Status: Exploratory working notes. Intended as preliminary exploration to get familiar with the problem, not as a survey of prior literature, with which I am only very incompletely familiar. Caveat emptor.
For many years, the MNIST database of handwritten digits was a staple of introductions to image recognition. Here’s a few MNIST training digits:
In recent years, many people have come to regard MNIST as too small and simple to be taken seriously. It has “only” 60,000 training images, each 28 by 28 grayscale pixels, and is divided into 10 classes (0, 1, 2, …, 9). By comparison, modern image recognition systems may be trained on more than a million full-color, high-resolution images, with far more classes.
For many applications it’s desirable to train using larger and more complex data sets. But from a scientific point of view it’s also extremely interesting to understand how to train machines using small, simple data sets. After all, human beings don’t need to see 60,000 examples to learn to recognize handwritten digits. Rather, we’re shown a few examples and rapidly learn to generalize. What principles underly that ability to generalize? Can machines learn to generalize from small data sets?
In these notes, I explore several simple ways of training machine learning algorithms using tiny subsets of the original MNIST data. We’ll call these subsets reduced MNIST, or RMNIST. As said in the introductory note, the notes aren’t at all complete, and I’m certainly not thoroughly familiar with prior work. Rather, this is me getting familiar with the problem by doing some basic hands-on work. Frankly, I also wanted an excuse to experiment with the scikit-learn and pytorch libraries.
The examples are based on the code in this repository.
Let’s define a few different training data sets. RMNIST/N will mean reduced MNIST with N examples for each digit class. So, for instance, RMNIST/1 has 1 training example for each digit, for a total of 10 training examples. RMNIST/5 has 5 examples of each digit. And so on. When I say MNIST, I mean the full set of images (50,000 in total, once 10,000 are held apart for validation). Here are the digits in RMNIST/1:
These data sets are created by the program data_loader.py in the repository linked above.
Additionally, we’ll use 10,000 images from MNIST as validation data.
To get some baseline results, we’ll use the program baseline.py. It uses the scikit-learn machine learning library, which makes it easy to implement the baselines in just a few lines of Python.
The classifiers we use include support vector machines (SVMs), with both linear and radial basis function (RBF) kernels. We also use k-nearest neighbors, decision trees, random forests, and a simple neural network. For details, see the program baseline.py. Results are shown in the table below. Classification accuracy is reported for the 10,000 validation examples.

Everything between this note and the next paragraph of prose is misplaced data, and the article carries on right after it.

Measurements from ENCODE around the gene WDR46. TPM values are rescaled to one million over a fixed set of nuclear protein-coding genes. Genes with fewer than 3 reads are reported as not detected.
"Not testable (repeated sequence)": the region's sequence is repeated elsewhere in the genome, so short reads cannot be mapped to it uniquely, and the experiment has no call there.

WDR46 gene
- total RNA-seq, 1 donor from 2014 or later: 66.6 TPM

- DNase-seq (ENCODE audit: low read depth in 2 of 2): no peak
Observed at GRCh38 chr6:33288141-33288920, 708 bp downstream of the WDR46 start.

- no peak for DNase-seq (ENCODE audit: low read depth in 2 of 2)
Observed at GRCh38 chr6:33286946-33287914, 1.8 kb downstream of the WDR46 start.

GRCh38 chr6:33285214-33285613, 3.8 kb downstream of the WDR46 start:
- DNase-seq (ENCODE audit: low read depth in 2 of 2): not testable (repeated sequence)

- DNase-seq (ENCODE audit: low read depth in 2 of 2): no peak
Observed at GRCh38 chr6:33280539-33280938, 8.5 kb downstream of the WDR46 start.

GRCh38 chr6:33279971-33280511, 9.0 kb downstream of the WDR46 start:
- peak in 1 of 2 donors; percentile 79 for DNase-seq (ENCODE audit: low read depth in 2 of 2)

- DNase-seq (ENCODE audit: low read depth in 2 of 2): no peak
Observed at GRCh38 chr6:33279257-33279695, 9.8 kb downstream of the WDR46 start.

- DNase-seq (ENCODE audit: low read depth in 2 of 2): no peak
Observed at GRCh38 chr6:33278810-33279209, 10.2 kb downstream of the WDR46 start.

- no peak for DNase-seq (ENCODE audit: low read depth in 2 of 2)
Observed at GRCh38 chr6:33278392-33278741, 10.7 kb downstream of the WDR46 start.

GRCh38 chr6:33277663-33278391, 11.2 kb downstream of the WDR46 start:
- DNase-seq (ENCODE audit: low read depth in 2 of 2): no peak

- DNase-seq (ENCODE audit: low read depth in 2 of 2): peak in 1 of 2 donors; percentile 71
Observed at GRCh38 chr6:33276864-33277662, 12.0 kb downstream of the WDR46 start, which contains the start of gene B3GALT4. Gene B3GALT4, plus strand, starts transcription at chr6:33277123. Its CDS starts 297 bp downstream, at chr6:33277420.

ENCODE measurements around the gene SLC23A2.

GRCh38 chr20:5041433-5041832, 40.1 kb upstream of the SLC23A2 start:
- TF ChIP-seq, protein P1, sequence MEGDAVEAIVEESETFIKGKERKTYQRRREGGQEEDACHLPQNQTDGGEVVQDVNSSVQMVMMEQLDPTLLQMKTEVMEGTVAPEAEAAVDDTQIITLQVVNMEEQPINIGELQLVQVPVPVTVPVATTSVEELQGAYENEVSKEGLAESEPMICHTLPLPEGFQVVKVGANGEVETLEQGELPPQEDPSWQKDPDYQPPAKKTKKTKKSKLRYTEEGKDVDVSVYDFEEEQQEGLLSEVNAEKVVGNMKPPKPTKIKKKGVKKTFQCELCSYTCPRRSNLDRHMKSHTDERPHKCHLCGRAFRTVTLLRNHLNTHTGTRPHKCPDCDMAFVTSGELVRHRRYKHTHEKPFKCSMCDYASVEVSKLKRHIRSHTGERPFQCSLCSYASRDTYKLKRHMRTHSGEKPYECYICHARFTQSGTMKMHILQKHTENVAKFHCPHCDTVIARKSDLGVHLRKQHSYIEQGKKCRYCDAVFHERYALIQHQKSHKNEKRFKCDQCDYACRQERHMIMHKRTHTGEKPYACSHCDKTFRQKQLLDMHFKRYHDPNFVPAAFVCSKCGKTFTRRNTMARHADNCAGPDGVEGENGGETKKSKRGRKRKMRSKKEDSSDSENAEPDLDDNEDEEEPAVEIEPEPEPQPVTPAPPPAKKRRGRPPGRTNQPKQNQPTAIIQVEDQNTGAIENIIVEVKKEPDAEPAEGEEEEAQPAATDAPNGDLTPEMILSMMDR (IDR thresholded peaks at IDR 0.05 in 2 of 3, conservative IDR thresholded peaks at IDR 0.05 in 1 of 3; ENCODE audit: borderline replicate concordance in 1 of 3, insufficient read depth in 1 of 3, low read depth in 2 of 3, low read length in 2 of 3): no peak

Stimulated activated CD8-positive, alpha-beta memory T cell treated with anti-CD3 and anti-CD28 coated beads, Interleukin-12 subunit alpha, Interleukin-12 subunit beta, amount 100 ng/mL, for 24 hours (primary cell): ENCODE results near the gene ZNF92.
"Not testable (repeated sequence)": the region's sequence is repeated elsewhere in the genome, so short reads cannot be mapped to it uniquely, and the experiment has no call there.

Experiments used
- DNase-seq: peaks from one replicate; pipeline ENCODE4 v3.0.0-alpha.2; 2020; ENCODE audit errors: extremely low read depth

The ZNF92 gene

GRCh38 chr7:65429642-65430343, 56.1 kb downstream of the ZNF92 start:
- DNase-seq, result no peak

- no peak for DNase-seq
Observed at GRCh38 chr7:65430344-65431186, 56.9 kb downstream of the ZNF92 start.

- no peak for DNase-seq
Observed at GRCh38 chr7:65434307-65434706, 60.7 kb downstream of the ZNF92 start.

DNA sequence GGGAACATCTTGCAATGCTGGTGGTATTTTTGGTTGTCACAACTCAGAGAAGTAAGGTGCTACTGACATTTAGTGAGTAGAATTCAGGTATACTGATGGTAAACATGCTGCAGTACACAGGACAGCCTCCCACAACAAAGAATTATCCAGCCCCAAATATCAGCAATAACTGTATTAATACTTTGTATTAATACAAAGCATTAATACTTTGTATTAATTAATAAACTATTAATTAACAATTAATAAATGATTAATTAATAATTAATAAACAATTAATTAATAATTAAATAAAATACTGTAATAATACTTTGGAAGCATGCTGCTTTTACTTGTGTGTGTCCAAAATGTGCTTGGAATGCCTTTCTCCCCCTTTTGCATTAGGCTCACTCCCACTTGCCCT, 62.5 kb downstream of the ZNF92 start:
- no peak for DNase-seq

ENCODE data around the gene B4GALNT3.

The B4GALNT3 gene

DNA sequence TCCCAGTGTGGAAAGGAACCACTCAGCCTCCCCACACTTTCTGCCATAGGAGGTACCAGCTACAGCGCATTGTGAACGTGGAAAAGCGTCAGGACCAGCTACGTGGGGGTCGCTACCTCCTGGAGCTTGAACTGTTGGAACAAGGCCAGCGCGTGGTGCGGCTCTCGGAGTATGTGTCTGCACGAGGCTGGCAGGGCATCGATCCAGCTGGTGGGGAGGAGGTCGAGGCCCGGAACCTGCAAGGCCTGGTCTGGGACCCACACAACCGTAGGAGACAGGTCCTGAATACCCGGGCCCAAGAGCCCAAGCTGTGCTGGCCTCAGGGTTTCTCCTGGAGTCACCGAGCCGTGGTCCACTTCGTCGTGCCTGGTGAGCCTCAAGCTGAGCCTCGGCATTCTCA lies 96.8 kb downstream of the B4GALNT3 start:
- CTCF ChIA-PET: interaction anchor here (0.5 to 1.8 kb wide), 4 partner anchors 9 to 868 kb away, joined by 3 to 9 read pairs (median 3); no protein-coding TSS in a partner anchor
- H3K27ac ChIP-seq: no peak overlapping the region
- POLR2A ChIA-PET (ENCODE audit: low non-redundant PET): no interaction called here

By the way, please don’t regard this as a genuine comparison of the various techniques. I put minimal effort into configuring these, and it’s quite likely the poor performance of any given classifier is due to poor configuration or an error in my understanding, not to a defect in that type of classifier. These are baselines as a starting point for later experiments, not serious comparisons.
|Data set||SVM RBF||SVM linear||k-NN||decision tree||random forest||neural network|
Except for decision trees, all the classifiers achieved accuracies above 40% when trained on just a single training digit from each class (i.e., RMNIST/1). Increase the number of training examples to 5 of each digit, and the classification performance of several classifiers rose to near 70%. With 10 of each digit, performance rose to near 75%.
However, all these are still a long way from performance when trained on the full MNIST training data. There, several of our baselines achieved performance above 97%. Indeed, state-of-the art classifiers trained on MNIST can achieve in the neighbourhood of 99.7% or 99.8%. That’s human-level performance, since quite a few examples in the validation data are genuinely ambiguous, and there is arguably no “true” classification.
Unfortunately, I don’t know how well human beings do when trained using just very small number of example digits. As far as I know, the experiment has never been done. It would certainly be interesting to find someone who does not know arabic numerals, and see how well they could learn to classify such numerals, after being exposed to just a few examples.
With that said, I believe human beings generalize much better than our baseline classifiers. Show a small child their first giraffe and they are likely to do well at identifying later giraffes.
Can we find training strategies which let us get higher classification accuracies for RMNIST/1, RMNIST/5, and RMNIST/10?
I conjecture that it should be possible to achieve above 95% for RMNIST/1, and above 99.5% for RMNIST/10 and (perhaps) RMNIST/5, i.e., near-human performance from a small handful of training examples.
Let’s see if we can make some progress toward those goals.
Spoiler: We won’t get there. But we’ll make some progress.
Convolutional network with dropout
As a step toward better performance, let’s use a simple convolutional neural net, with dropout. The use of dropout acts as a regularizer, reducing overfitting. We can expect this to be particularly important for very small data sets. And the convolutional nature of the network reduces the number of parameters, which also helps reduce overfitting.
The convolutional network we’ll try is similar to the well-known LeNet-5 architecture. It uses two convolutional layers, with pooling, and then two fully-connected layers. For details see conv.py. We achieve classification accuracies of:
- RMNIST/1: 56.91%
- RMNIST/5: 76.65%
- RMNIST/10: 86.53%
- MNIST: 99.11%
We’re doing much better than our simple baselines! But we’re still well short of where we’d like to be.
Algorithmically expand the training data
Another idea is to algorithmically expand the training data, by doing things like making small rotations of the training images, displacing them slightly, and so on. In some sense this mirrors human learning: when a human being is shown a digit for the first time they can look at it from different angles, different distances, different positions in their field of view, and so on.